Kumba brings in targeted dividend policy, flags SA rail issues

Kumba Iron Ore on Tuesday reported a sharp drop in interim earnings, hurt by weak prices and a stronger rand, but introduced a targeted dividend ratio policy of 50 to 75% of headline earnings, sending its share price higher.

Investors across the mining sector have been hungry for dividends after years of depressed prices and low returns from a capital-intensive industry that requires long-term investment. Kumba’s share price at midday was 4.2% higher.

“The new dividend policy will target a base dividend range of between 50% and 75% of headline earnings,” Kumba, a unit of Anglo American, said in a statement.

Investors across the mining sector have been hungry for dividends after years of depressed prices and low returns from a capital-intensive industry that requires long-term investment.

“While we will prioritise shareholder returns in allocating capital, our aim is to maintain a flexible capital structure … as well as to ensure an appropriate level of capital is allocated to life extension projects.”

Kumba’s dividend yield is already high in relation to its peers at 10.65% compared with 3.95% for Johannesburg’s Mining Index.

The company reported headline earnings of almost R3 billion ($222 million) versus R4.6 billion in the first six months of last year while paying out a dividend of R14.51 per share compared to R15.91 last year.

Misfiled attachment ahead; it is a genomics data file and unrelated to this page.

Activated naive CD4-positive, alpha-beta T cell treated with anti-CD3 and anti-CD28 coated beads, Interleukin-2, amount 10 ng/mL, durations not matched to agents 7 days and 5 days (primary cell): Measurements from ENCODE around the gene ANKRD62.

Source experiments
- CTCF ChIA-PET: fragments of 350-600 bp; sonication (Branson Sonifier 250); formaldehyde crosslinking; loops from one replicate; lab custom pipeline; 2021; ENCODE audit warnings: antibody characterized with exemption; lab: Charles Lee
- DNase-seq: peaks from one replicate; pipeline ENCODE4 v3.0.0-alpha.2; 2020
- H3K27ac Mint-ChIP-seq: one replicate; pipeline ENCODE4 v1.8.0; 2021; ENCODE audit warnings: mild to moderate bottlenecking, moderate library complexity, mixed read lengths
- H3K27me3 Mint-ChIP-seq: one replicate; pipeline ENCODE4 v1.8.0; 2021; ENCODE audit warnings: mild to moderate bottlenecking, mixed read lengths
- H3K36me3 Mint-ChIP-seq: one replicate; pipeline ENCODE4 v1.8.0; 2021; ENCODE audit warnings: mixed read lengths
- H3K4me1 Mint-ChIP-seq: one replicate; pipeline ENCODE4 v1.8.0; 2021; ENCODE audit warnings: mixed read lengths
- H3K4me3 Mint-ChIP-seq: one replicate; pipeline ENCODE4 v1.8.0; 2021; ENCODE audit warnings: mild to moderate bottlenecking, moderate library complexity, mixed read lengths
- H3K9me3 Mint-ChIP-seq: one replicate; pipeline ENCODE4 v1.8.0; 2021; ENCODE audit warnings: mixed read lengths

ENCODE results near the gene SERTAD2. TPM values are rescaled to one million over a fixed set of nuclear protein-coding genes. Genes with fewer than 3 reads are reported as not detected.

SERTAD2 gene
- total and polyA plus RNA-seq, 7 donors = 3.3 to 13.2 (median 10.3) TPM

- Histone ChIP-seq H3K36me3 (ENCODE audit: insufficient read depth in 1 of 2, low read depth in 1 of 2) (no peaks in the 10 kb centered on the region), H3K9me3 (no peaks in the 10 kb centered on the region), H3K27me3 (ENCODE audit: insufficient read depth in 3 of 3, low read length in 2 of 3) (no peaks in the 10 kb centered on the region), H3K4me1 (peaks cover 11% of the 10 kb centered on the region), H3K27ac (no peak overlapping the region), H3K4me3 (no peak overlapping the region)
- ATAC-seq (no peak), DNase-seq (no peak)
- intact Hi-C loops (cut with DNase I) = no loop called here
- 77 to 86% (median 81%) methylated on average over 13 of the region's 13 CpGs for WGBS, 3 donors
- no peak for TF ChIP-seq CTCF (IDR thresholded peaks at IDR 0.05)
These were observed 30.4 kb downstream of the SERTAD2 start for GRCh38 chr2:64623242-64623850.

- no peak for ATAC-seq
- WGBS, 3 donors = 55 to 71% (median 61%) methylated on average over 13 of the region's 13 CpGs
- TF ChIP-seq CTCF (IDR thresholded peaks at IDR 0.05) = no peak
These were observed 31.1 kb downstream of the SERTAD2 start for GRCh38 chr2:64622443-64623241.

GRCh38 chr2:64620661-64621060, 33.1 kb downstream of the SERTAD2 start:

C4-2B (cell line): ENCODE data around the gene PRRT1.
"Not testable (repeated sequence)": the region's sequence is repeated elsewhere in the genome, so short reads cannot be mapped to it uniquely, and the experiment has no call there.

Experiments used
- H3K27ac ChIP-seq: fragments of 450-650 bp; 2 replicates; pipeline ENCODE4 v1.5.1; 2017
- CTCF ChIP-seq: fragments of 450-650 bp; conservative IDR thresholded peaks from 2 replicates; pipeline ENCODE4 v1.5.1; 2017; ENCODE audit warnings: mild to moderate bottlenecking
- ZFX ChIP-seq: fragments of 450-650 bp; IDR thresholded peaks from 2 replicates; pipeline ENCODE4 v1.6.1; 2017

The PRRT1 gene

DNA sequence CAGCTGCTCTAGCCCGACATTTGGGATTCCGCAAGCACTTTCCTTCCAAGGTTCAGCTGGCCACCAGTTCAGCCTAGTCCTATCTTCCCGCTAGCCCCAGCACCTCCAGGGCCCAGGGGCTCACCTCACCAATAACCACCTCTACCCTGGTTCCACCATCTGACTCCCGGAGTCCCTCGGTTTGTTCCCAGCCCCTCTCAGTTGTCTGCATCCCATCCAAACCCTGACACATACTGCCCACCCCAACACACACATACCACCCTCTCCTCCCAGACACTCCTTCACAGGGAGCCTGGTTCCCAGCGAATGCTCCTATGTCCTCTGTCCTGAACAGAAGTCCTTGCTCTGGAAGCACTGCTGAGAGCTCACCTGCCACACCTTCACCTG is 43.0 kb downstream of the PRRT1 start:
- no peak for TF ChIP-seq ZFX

Operating in South Africa often presents challenges and the company flagged problems with the rail network, which like other state-run sectors of the economy has suffered from mismanagement and underinvestment.

Kumba, which extracts ore in the remote Northern Cape province that is taken by train to port, said it had experienced four derailments of its products in the first half of the year. There were two derailments in the second half of 2017.

This cost it 2.4 million tonnes in lost sales, over 10% of total H1 sales of 21.2 million tonnes, and forced it to declare a force majeure in March.

“The derailed wagons have been replaced and performance is being monitored closely to secure delivery of our contractual capacity,” the company said.

“Initiatives have been implemented to mitigate the impact of derailments, which include reducing loading times and improving our turnaround times at the mines.”